Volume 13 Supplement 1
Regulation of CaV1.3 Ca2+channels in cochlear inner hair cells
© Pinggera et al; licensee BioMed Central Ltd. 2012
Published: 17 September 2012
CaV1.3 Ca2+ channels are voltage-gated L-type calcium channels, regulating many different physiological functions including neurotransmitter release in cochlear inner hair cells (IHCs) after sound-evoked stimulation. In IHCs, the CaV1.3 channel shows rapid activation after stimulation with very slow inactivation kinetics, whereas in other tissues (heart and brain) the channel underlies a very strong inactivation. The exact mechanism for the very slow inactivation observed in IHCs is not known so far. Interaction of the auxiliary β subunit with RIM2α, an active zone scaffolding protein, slows down calcium-dependent inactivation (CDI) and voltage-dependent inactivation (VDI); however, it does not fully account for the even slower inactivation kinetics observed in IHCs, as recently published by our lab. RIM binding proteins (RBPs), another group of active zone proteins, are known to interact with RIM and with the CaV1.3 α1 subunit C-terminus. We therefore hypothesized that interaction of the Ca2+ channel with both RIM and RBPs results in a large signaling complex that restrains gating transitions, leading to the slow inactivation kinetics of the CaV1.3 channel in IHCs.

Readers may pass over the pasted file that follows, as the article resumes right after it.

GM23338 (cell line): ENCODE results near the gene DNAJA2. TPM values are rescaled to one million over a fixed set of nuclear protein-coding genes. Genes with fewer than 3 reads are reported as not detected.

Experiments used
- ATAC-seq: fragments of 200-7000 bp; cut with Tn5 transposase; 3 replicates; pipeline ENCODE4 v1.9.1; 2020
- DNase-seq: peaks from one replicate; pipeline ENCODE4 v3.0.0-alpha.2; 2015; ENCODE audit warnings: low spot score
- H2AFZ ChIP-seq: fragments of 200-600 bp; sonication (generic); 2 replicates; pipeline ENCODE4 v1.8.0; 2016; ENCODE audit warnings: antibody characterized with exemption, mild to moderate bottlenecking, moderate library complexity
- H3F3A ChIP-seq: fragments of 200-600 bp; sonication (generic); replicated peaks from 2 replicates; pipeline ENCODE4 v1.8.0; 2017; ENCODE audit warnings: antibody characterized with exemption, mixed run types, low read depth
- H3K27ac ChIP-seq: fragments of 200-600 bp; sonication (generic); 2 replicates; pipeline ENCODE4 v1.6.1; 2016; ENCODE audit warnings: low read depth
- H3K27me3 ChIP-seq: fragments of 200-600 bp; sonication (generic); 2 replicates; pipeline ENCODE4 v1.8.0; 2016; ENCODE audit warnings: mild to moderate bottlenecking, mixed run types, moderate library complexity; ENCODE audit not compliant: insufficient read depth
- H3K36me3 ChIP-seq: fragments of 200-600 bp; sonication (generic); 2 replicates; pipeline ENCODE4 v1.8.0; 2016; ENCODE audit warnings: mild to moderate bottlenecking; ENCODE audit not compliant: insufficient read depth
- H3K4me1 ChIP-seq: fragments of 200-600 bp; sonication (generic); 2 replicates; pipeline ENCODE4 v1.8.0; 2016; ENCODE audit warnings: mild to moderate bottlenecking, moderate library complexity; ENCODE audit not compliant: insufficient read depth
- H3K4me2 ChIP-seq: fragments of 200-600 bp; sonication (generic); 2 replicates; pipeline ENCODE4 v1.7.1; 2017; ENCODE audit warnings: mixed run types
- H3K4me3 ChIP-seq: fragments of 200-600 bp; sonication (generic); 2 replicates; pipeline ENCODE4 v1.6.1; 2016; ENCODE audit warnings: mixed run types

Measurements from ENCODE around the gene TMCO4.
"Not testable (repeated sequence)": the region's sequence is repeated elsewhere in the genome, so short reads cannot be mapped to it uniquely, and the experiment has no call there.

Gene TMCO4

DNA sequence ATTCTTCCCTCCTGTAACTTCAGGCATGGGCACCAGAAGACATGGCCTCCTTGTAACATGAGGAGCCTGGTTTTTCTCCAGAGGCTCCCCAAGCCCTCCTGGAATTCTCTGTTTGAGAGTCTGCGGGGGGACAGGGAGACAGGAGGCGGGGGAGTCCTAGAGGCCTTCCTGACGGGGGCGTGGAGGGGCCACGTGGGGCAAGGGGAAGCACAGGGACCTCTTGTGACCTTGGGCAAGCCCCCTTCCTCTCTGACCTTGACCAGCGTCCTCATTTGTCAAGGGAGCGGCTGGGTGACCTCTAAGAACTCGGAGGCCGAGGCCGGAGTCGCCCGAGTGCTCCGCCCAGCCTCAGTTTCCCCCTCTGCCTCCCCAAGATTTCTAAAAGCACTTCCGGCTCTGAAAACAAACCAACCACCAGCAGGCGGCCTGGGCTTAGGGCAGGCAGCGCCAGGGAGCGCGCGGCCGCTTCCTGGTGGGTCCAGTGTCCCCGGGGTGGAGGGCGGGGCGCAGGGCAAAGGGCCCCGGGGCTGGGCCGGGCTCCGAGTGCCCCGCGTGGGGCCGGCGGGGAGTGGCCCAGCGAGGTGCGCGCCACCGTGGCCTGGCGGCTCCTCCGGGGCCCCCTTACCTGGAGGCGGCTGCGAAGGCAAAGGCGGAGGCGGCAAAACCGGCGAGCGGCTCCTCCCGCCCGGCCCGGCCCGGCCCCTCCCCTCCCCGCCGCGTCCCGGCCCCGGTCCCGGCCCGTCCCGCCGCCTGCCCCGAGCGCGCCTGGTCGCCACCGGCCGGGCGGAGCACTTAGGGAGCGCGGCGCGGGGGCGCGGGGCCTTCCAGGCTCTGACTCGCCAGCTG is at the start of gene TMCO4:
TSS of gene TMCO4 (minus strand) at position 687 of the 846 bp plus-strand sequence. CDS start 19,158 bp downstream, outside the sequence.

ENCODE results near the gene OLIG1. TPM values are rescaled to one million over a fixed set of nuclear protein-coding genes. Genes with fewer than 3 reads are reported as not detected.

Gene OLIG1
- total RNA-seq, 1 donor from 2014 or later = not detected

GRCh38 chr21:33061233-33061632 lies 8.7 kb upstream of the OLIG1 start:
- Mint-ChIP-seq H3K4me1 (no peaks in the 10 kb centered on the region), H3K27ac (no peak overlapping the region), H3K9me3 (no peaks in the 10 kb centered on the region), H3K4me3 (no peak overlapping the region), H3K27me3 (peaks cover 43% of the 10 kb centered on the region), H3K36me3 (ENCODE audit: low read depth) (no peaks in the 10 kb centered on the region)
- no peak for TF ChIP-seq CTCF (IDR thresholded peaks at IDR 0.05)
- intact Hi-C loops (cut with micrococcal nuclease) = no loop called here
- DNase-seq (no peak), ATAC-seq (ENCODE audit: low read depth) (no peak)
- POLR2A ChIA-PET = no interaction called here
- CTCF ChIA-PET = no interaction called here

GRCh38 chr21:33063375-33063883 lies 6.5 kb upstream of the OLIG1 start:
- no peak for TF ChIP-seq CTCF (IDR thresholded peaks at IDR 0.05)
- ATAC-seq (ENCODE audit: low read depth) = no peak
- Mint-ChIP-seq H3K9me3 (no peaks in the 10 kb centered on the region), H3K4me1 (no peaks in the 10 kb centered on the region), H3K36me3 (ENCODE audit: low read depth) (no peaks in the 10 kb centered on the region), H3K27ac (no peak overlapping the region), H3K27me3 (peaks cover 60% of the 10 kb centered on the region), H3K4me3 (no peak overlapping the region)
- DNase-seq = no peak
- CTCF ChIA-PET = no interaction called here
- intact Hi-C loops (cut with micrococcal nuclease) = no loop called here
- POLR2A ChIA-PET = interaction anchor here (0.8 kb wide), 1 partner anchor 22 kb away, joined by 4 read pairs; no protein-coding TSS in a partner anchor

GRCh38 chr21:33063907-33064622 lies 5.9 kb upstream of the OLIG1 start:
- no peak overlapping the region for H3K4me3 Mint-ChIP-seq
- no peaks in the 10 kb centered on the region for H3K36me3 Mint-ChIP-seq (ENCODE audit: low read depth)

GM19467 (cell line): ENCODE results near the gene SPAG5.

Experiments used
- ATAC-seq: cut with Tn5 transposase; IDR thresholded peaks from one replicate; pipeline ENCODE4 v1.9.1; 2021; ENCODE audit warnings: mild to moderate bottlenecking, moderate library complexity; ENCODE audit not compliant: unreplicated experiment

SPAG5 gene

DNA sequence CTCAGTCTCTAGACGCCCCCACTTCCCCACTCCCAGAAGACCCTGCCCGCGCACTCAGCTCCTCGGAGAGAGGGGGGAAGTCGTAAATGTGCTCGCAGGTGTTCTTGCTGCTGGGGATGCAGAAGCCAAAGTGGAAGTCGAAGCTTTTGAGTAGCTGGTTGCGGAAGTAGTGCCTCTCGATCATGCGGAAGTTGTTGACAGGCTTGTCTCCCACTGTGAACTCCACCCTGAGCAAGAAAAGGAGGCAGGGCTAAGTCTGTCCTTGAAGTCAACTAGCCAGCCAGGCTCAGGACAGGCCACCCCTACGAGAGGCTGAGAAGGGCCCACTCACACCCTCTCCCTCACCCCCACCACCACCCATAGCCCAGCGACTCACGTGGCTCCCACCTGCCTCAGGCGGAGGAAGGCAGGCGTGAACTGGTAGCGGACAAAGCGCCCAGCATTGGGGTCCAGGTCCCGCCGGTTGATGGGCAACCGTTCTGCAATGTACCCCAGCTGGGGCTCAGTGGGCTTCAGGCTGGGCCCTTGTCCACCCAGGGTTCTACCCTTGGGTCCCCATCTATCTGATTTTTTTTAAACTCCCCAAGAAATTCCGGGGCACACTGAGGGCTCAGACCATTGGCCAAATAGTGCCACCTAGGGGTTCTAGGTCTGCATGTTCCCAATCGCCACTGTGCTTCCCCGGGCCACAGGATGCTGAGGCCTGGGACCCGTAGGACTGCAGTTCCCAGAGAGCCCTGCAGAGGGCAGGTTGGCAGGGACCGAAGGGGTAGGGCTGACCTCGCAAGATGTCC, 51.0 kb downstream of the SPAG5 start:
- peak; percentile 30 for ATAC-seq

In order to investigate whether RBP isoforms and RIM proteins are expressed in inner hair cells, we performed nested PCR. Complex formation of RIM and RBPs with the channel after co-expression in a recombinant system was demonstrated by immunofluorescence microscopy.
So far we could detect RIM2α, RBP2 and RBP3 transcripts in immature and mature IHCs with nested PCR. Preliminary immunofluorescence data also show that RIM and RBPs form a complex that binds to channel-derived peptides.
Our results are in agreement with the hypothesis, justifying further experiments. Therefore we will show the co-localization of CaV1.3, RIM and RBP in ribbon synapses of IHCs (immunohistochemistry) and study the functional consequences of such complex formation by patch clamp recordings.
Supported by the Austrian Science Fund (P20670, W11) and the University of Innsbruck.
This article is published under license to BioMed Central Ltd. This is an Open Access article distributed under the terms of the Creative Commons Attribution License (http://creativecommons.org/licenses/by/2.0), which permits unrestricted use, distribution, and reproduction in any medium, provided the original work is properly cited.